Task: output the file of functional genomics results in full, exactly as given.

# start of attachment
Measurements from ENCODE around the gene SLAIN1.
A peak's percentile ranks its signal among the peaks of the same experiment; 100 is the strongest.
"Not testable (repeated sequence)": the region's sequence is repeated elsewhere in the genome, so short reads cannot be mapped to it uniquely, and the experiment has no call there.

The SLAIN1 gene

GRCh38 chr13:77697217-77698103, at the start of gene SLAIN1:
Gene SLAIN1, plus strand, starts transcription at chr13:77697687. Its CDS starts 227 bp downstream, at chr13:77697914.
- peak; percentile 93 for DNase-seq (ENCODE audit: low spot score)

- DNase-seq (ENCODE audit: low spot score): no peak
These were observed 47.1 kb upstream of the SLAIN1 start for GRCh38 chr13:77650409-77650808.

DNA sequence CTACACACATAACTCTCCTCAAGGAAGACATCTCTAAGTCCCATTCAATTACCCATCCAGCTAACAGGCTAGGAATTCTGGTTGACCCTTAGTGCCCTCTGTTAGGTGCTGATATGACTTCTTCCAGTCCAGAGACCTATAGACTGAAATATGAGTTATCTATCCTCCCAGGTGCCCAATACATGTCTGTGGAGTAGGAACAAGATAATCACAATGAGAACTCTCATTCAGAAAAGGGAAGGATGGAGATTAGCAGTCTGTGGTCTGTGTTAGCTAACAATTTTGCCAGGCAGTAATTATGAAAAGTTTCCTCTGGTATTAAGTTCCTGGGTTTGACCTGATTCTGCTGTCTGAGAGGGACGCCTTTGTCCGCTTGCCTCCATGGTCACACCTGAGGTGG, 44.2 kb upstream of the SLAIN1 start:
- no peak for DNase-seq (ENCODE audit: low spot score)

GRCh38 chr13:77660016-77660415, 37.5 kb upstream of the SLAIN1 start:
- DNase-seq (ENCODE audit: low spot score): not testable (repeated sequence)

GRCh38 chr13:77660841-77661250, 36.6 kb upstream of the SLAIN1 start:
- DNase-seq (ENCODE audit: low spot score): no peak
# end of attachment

Measurements from ENCODE around the gene SLAIN1.
A peak's percentile ranks its signal among the peaks of the same experiment; 100 is the strongest.
"Not testable (repeated sequence)": the region's sequence is repeated elsewhere in the genome, so short reads cannot be mapped to it uniquely, and the experiment has no call there.

The SLAIN1 gene

GRCh38 chr13:77697217-77698103, at the start of gene SLAIN1:
Gene SLAIN1, plus strand, starts transcription at chr13:77697687. Its CDS starts 227 bp downstream, at chr13:77697914.
- peak; percentile 93 for DNase-seq (ENCODE audit: low spot score)

- DNase-seq (ENCODE audit: low spot score): no peak
These were observed 47.1 kb upstream of the SLAIN1 start for GRCh38 chr13:77650409-77650808.

DNA sequence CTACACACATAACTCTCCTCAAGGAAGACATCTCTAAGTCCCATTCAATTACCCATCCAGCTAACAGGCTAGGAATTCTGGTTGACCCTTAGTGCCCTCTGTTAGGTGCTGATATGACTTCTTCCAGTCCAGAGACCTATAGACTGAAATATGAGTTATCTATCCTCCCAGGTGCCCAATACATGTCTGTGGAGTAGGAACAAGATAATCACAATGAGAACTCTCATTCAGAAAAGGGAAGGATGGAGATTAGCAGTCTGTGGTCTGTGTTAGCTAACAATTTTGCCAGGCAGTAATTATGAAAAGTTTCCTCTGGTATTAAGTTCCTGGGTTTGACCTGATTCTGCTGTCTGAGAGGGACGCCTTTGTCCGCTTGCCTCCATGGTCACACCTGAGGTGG, 44.2 kb upstream of the SLAIN1 start:
- no peak for DNase-seq (ENCODE audit: low spot score)

GRCh38 chr13:77660016-77660415, 37.5 kb upstream of the SLAIN1 start:
- DNase-seq (ENCODE audit: low spot score): not testable (repeated sequence)

GRCh38 chr13:77660841-77661250, 36.6 kb upstream of the SLAIN1 start:
- DNase-seq (ENCODE audit: low spot score): no peak